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ANALYST WATCH: Policing the experts

    For better or worse, equity analysts have a considerable impact on how individual stocks perform by virtue of their recommendations and research reports. Last week, the Wall Street Journal unveiled something of a report card on the best-performing analysts and firms in 1999.

    The Journal identified the top five analysts in 55 different sectors based on both their stock picking prowess and their ability to accurately predict quarterly and annual earnings of the companies they follow.

    Keep in mind, however, this is strictly a quantitative measuring stick that doesn't take into account a bunch of other important hats these people wear. Internally, as much as the praise is welcome, you have to assume these firms are more interested in the volume and, more important, the quality of the deals they bring in and help underwrite.

    But this annual review gives investors a good thumbnail sketch of how good these analysts are at picking stocks and predicting their fiscal performance.

    Most analysts chose not to comment about this year's rankings. It's hard to say if that's because they don't like to toot their own horns or if they're afraid to jinx themselves in the coming year. Those who weren't at the top of the charts had more obvious reasons for not returning phone calls.

    One would assume the usual suspects from huge firms such as Merrill Lynch, Goldman Sachs and Salomon Smith Barney would take the majority of the awards.

    However, the results proved what many financial journalists have known all along: Some of the best analysts are quietly doing their work at some of the smaller firms around the country.

    Not surprisingly, Merrill Lynch analysts walked away with the most awards, followed closely by Salomon Smith Barney, Goldman Sachs, Bear Stearns and CS First Boston.

    One analyst who did comment on his award was Needham & Co.'s former chip analyst Tad LaFountain. He finished fourth among the 32 analysts in his group in the stock-picking discipline.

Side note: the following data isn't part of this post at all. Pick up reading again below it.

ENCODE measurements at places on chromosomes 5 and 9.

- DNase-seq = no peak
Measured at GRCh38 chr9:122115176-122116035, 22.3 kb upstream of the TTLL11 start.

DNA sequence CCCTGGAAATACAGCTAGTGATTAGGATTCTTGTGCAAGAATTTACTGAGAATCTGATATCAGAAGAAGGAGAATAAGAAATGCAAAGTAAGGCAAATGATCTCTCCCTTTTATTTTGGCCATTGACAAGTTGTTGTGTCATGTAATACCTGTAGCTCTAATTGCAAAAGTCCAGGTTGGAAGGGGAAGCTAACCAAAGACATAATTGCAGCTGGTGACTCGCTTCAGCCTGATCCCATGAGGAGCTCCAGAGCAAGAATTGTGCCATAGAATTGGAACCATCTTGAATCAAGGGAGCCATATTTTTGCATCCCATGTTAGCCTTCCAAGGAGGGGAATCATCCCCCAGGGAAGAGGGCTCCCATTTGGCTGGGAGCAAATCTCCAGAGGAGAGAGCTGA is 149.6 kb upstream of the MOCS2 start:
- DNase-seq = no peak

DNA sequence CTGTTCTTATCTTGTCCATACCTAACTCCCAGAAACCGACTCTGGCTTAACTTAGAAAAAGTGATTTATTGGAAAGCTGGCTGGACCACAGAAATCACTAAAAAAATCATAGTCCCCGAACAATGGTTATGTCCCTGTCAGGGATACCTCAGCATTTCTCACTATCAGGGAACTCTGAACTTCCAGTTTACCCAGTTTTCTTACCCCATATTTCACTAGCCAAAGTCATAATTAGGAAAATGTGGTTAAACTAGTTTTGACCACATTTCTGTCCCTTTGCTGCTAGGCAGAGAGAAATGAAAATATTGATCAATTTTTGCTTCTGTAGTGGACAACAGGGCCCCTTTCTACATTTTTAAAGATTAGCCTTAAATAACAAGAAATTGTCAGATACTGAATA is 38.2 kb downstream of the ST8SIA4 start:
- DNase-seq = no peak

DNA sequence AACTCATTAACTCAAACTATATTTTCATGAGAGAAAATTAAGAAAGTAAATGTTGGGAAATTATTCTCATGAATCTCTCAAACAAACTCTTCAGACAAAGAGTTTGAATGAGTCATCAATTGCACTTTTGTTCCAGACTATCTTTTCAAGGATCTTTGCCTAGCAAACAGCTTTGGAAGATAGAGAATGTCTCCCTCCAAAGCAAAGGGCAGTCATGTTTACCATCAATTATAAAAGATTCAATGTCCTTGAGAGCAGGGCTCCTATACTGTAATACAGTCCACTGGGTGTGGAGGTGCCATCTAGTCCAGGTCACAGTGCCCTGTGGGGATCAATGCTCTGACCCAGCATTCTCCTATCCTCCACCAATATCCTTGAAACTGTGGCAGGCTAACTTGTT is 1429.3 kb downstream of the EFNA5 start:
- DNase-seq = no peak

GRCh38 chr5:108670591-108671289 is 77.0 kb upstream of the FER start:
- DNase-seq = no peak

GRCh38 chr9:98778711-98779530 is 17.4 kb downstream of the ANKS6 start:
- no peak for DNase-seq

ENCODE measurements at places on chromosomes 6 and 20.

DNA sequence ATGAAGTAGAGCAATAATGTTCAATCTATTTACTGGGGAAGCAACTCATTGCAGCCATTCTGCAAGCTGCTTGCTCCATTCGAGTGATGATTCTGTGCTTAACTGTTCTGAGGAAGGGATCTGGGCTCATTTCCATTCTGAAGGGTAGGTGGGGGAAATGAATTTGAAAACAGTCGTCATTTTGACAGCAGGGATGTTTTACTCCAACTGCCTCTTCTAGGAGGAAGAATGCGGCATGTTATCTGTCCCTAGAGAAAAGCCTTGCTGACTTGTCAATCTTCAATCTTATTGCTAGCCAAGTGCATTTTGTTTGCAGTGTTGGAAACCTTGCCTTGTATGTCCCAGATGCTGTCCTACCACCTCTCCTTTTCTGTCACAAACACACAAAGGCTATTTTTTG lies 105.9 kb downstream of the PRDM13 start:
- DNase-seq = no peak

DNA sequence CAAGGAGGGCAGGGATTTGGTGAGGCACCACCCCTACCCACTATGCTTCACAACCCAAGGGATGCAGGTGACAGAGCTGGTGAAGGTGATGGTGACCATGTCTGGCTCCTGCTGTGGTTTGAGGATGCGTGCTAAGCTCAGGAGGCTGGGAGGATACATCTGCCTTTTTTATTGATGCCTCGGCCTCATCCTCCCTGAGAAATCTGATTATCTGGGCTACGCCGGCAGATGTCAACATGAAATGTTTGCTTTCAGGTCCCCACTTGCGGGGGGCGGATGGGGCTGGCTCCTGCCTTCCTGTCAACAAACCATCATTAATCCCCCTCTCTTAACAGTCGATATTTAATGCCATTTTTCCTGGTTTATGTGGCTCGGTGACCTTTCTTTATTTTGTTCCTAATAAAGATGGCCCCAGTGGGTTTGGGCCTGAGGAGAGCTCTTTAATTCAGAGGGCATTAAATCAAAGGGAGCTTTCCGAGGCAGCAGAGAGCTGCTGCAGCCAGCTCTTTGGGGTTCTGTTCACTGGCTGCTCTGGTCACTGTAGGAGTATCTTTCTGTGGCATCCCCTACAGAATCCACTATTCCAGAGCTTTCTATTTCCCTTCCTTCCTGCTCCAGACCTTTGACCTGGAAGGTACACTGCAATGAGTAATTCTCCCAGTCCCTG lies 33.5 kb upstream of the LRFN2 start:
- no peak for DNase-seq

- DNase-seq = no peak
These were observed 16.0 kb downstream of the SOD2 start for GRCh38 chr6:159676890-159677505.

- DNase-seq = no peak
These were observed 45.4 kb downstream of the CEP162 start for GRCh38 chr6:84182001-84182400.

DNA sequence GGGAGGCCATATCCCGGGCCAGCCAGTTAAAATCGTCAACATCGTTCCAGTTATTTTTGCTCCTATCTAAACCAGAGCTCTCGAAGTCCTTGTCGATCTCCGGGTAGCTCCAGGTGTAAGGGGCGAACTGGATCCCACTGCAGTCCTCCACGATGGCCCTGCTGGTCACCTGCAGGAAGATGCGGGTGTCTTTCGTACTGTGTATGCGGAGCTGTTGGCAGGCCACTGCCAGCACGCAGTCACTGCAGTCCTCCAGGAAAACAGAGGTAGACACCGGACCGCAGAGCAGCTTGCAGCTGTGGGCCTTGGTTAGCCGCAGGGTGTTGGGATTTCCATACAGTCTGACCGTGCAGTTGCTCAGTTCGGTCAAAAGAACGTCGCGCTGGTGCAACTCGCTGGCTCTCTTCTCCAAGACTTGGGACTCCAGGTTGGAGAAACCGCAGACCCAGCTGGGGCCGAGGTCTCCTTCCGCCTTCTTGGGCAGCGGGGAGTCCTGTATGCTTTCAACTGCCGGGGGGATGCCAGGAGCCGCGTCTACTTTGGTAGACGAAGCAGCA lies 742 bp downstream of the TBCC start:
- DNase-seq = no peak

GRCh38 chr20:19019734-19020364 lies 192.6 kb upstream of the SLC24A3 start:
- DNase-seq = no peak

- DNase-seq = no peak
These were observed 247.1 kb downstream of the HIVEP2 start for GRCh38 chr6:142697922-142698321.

Stock-picking performance scores were calculated on the basis of the estimated performance, including price changes and dividends, of each eligible stock an analyst covered in an industry, with the results weighted according to the strength of each recommendation.

    For a stock rated a "1," or "strong buy," the return was multiplied by 2; for a stock rated a "2," or "buy," the return was multiplied by 1.5; for a stock rated a "3," or "hold," the return was multiplied by 0; for a stock rated a "4," or "sell" the return was multiplied by -0.5; for a stock rated a "5," or "strong sell," the return was multiplied by -1.

    You get the idea.

    LaFountain checked in with a score of 1,009.8. Not bad considering the mean score for analysts in his sector came in at 466.9.

    Pacific Growth Equities analyst Sandy Harrison led the pack with a stellar score of 1,829.4.

    Those who read this site with any regularity know that LaFountain has been praised and bashed for his ratings on semiconductor stocks, especially Intel (Nasdaq: INTC) and Advanced Micro Devices (NYSE: AMD), in the past year.

    LaFountain was clearly pleased by the Journal's report.

    "Several months ago, we had a conversation in which you related that several other analysts had questioned my ratings," he wrote in an email. "I hope they read the WSJ "Best of Wall Street" section last Tuesday when the Journal listed the leading stock pickers from over 3,300 analysts. As I've said, my discipline isn't perfect, but I continue to believe that virtually any discipline beats an approach that doesn't have one."

    So it's obvious that these guys are paying attention to the report and take it seriously.

    And they aren't the only ones taking note. It's no secret that analysts who enjoy a particularly strong year often find themselves moving on to larger firms shortly thereafter.

    Chase H&Q's Paul Noglows ranked No. 2 in the entertainment sector's stock-picking category and No. 4 in the Internet sector's earnings forecasting division.

    This tells us two things: He had a very good year, primarily due to the strong performance of stocks such as AOL (NYSE: AOL) and Broadcast.com, which is now owned by Yahoo! (Nasdaq: YHOO). Also, the line between entertainment and Internet technology has become hopelessly blurred.

    "It's fun to get recognized but I've always had the view that all of this is pretty fleeting," Noglows said. "Did it sum up everything I've done in the past four and a half years? No. But at the end of the day, it's nice to get recognized."

    Conspicuously absent from either of the Internet categories top five was Merrill Lynch's oft-quoted Henry Blodget. Morgan Stanley Dean Witter's Mary Meeker managed to crack the top five in Internet earnings projections but not in the stock-picking category.

    Stephen Sigmond at Dain Rauscher Wessels enjoyed another strong year, finishing in the top five for both stock picking and earnings forecasting. UBS Warburg's Michael Wallace was equally impressive, finishing second in the earnings division and fifth in the stock-picking category.